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Touger-Decker R, Mobley CC. Position of American Dietetic Association: oral health and nutrition. J Am Diet Assoc 2007;107:1418-28.  Back to cited text no. 3
    
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Thompson FE, McNeel TS, Dowling EC, Midthune D, Morrissette M, Zeruto CA. Interrelationships of added sugars intake, socioeconomic status, and race/ethnicity in adults in the United States: National Health Interview Survey, 2005. J Am Diet Assoc 2009;109:1376-83.  Back to cited text no. 4
    
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Walis M, Kłosek S. The role of obesity in modifying the course of periodontal diseases. Prog Health Sci 2014;4:195-9.  Back to cited text no. 5
    
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Enwonwu CO. Global nutrition transition challenges oral health. Compend Contin Educ Dent 2010;31:98-9.  Back to cited text no. 6
    
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Genco RJ, Borgnakke WS. Risk factors for periodontal disease. Periodontol 2000 2013;62:59-94.  Back to cited text no. 7
    
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Palle AR, Reddy CM, Shankar BS, Gelli V, Sudhakar J, Reddy KK. Association between obesity and chronic periodontitis: a cross-sectional study. J Contemp Dent Pract 2013;14:168-73.  Back to cited text no. 8
    
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Reeves AF, Rees JM, Schiff M, Hujoel P. Total body weight and waist circumference associated with chronic periodontitis among adolescents in the United States. Arch Pediatr Adolesc Med 2006;160:894-9.  Back to cited text no. 9
    
10.
Al-Zahrani MS, Bissada NF, Borawskit EA. Obesity and periodontal disease in young, middle-aged, and older adults. J Periodontol 2003;74:610-5.  Back to cited text no. 10
    
11.
Lissner L, Visscher TL, Rissanen A, Heitmann BL. Monitoring the obesity epidemic into the 21st century—weighing the evidence. Obes Facts 2013;6:561-5.  Back to cited text no. 11
    
12.
Prpić J, Kuis D, Pezelj-Ribarić S. Obesity and oral health-is there an association? Coll Antropol 2012;36:755-9.  Back to cited text no. 12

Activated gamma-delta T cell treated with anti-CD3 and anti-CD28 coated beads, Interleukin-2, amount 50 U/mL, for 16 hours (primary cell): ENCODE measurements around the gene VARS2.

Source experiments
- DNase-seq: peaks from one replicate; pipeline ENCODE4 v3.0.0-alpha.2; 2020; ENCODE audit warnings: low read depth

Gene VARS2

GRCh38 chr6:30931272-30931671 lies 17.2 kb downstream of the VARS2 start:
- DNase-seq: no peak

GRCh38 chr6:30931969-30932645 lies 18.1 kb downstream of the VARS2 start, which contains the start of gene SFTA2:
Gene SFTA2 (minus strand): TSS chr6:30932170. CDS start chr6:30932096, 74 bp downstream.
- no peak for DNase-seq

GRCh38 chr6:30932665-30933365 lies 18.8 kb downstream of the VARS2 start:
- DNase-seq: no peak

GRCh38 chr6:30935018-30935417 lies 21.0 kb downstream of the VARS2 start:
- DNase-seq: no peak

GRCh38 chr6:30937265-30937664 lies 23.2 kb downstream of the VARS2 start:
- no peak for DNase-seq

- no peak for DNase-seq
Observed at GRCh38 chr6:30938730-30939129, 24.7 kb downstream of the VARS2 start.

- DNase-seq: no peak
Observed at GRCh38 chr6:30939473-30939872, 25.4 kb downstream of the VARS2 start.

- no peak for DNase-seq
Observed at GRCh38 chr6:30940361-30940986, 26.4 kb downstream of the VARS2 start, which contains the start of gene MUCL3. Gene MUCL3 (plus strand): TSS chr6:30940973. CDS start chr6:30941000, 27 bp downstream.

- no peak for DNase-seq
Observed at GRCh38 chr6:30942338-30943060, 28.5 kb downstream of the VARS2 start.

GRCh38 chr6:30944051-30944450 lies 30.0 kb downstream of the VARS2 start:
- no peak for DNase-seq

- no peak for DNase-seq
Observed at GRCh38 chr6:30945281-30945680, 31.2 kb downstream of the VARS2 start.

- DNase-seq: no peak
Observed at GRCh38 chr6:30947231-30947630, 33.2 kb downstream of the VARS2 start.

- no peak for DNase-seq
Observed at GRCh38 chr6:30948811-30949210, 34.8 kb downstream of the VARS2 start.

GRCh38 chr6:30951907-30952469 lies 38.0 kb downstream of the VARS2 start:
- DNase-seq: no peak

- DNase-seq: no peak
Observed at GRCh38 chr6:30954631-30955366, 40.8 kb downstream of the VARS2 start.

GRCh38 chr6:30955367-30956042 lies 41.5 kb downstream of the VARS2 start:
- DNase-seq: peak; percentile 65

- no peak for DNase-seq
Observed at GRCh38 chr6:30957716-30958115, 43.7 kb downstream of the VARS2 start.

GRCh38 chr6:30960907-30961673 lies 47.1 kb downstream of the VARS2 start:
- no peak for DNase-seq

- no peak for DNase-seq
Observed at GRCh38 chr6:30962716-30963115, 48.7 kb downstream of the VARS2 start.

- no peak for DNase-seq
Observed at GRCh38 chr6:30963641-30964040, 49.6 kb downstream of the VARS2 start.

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Szczeklik A. Chorobywewnętrzne. Stan wiedzynarok 2013. Kraków: Med Prakt; 2013. p. 1283-4 (Polish).  Back to cited text no. 13
    
14.
Ka K, Rousseau MC, Lambert M, Tremblay A, Tran SD, Henderson M et al. Metabolic syndrome and gingival inflammation in Caucasian children with a family history of obesity. J Clin Periodontol 2013;40:986-93.  Back to cited text no. 14
    
15.
Sarlati F, Akhondi N, Ettehad T, Neyestani T, Kamali Z. Relationship between obesity and periodontal status in sample of young Iranian adults. Int Dent J 2008;58:36-40.  Back to cited text no. 15
    
16.
Goodson JM, Tavares M, Wang X, Niederman R, Cugini M, Hasturk H et al. Obesity and dental decay: inference on the role of dietary sugar. PLoS One 2013;8:e74461.  Back to cited text no. 16
    
17.
Modéer T, Blomberg CC, Wondimu B, Julihn A, Marcus C. Association between obesity, flow rate of whole saliva and dental caries in adolescents. Obesity 2010;18:2367-73.  Back to cited text no. 17
    
18.
Costa LR, Daher A, Queiroz MG. Early childhood caries and body mass index in young children from low income families. Int J Environ Res Public Health 2013;10:867-78.  Back to cited text no. 18
    
19.
Bailleul-Forestier I, Lopes K, Souames M, Azoguy-Levy S, Frelut ML, Boy-Lefevre ML. Caries experience in a severely obese adolescent population. Int J Paediatr Dent 2007;17:358-63.  Back to cited text no. 19